The U.S. Dept. of Agriculture (USDA) has announced the results of its 2010 Household Food Security in the United States report that found that 17.2 million American households had difficulty providing enough food due to a lack of resources.
The U.S. Dept. of Agriculture (USDA) has announced the results of its 2010 Household Food Security in the United States report that found that 17.2 million American households had difficulty providing enough food due to a lack of resources. However, the percentage of very low food security declined from 5.7% of households in 2009 to 5.4% in 2010.
“This report underscores the critical role that federal nutrition assistance programs play in helping struggling American families put food on the table until they can get back on their feet,” said Kevin Concannon, Food, Nutrition, and Consumer Services Under Secretary. “Many families receive assistance not because they want to, but because they need it as a last resort to make ends meet. As the economy continues to recover and jobs are created, we hope to see the number of families in need of nutrition assistance shrink.”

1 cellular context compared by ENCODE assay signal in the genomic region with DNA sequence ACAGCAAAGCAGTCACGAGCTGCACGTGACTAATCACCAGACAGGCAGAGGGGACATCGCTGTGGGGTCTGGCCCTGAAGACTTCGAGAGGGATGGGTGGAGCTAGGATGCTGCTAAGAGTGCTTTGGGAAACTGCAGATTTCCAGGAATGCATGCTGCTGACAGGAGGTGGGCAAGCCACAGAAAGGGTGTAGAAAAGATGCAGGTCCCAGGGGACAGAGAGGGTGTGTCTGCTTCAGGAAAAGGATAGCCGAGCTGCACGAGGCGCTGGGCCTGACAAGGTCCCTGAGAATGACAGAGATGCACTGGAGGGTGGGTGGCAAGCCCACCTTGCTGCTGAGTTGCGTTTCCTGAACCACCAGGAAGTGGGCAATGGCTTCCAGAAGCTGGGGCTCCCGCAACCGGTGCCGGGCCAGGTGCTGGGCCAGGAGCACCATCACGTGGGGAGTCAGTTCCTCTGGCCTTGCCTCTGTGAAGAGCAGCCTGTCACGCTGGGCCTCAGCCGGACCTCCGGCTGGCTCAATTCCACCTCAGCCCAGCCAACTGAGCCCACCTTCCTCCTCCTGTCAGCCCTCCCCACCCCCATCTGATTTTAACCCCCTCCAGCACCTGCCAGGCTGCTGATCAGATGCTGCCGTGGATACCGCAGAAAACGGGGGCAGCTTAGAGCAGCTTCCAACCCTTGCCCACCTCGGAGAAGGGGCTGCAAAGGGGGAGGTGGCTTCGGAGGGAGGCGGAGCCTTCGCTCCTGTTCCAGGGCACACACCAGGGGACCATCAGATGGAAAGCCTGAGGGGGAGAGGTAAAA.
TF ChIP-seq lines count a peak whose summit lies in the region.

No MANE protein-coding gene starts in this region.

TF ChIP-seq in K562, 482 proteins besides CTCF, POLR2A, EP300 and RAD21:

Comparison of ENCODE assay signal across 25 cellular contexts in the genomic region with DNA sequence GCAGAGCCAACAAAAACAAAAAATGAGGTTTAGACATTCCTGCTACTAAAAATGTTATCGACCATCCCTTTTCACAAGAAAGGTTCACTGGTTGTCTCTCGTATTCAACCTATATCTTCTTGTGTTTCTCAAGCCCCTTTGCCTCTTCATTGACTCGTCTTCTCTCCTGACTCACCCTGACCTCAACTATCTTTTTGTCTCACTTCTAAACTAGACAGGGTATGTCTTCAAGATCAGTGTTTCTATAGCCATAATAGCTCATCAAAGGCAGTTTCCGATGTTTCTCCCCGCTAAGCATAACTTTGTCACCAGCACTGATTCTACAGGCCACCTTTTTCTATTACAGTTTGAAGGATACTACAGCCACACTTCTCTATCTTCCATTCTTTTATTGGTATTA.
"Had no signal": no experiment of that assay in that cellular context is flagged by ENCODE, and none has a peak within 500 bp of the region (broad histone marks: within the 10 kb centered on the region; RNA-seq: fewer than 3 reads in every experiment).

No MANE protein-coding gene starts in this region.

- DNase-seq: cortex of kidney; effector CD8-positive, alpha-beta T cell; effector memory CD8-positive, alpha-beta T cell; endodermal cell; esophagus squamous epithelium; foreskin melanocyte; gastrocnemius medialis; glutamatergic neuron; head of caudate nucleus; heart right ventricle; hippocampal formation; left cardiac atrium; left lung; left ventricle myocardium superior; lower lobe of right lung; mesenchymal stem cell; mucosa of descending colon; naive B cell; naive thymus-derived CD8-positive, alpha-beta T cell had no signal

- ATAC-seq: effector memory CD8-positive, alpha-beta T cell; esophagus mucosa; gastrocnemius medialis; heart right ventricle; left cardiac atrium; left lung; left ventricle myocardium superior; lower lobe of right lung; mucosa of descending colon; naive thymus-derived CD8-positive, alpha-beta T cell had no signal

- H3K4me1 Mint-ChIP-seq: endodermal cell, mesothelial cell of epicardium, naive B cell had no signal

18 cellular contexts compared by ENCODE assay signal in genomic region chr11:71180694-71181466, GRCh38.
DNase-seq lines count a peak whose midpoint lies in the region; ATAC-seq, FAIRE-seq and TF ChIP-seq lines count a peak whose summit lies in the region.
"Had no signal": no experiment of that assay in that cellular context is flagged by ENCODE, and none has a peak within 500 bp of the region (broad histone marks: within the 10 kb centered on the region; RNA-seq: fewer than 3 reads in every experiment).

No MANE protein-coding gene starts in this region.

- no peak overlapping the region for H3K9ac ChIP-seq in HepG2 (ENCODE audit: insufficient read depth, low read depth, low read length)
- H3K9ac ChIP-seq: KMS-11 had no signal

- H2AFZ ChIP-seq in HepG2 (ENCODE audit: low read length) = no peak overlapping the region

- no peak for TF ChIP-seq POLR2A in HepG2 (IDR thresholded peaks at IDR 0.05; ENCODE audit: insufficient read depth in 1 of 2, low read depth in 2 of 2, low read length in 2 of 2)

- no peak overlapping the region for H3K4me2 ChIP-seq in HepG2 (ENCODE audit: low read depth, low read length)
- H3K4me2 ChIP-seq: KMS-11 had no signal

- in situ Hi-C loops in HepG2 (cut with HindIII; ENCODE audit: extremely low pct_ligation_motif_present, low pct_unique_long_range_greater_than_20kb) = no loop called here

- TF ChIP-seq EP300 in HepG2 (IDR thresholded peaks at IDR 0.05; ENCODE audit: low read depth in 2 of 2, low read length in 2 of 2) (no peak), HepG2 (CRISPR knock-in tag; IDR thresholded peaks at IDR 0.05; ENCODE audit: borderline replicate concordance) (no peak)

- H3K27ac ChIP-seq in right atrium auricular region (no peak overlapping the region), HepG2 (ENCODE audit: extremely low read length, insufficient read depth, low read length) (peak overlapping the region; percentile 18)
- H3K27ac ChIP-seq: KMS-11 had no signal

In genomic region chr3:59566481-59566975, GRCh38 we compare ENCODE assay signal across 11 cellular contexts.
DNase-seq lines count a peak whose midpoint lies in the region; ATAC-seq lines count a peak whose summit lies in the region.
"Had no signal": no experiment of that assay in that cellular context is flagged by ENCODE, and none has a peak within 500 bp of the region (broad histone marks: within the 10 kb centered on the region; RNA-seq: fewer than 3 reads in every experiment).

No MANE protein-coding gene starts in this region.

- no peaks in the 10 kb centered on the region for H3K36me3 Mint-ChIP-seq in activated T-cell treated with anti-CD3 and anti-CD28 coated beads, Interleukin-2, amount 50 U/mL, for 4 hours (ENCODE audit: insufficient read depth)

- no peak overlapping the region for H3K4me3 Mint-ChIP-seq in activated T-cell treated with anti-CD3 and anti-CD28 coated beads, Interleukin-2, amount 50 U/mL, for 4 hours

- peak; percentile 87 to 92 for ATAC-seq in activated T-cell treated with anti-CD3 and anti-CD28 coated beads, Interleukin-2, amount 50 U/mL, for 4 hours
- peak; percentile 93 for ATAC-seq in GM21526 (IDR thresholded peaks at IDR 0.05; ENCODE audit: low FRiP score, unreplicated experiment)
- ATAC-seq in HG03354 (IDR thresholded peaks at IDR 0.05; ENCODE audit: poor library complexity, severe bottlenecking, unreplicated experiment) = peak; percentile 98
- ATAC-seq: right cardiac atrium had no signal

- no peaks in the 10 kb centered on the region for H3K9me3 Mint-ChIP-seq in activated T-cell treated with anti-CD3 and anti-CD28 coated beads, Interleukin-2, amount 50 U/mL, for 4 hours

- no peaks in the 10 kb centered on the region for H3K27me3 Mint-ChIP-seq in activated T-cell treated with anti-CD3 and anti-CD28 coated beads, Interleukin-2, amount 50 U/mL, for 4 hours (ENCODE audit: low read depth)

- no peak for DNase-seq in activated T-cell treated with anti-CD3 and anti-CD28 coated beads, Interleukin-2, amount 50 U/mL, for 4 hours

The report indicates that 59% of all food-insecure households participated in one or more of the three largest nutrition assistance programs near the time of the survey. In fiscal year 2010 (Oct. 1, 2009 through Sept. 30, 2010), these programs provided much needed food assistance to millions of individuals, children, and families in need:
- In an average month, the Supplemental Nutrition Assistance Program (SNAP) provided benefits to 40.3 million people in the United States.
- The National School Lunch Program (NSLP) provided meals to an average of 31.6 million children each school day.
- The Special Supplemental Nutrition Program for Women, Infants, and Children (WIC) served an average 9.2 million participants per month.
Food insecurity rates were substantially higher than the national average for households with incomes near or below the current federal poverty line ($22,350 for a family of four), households with children headed by single women or single men, and black and Hispanic households. Food insecurity was more common in large cities and rural areas than in suburban areas and other outlying areas around large cities.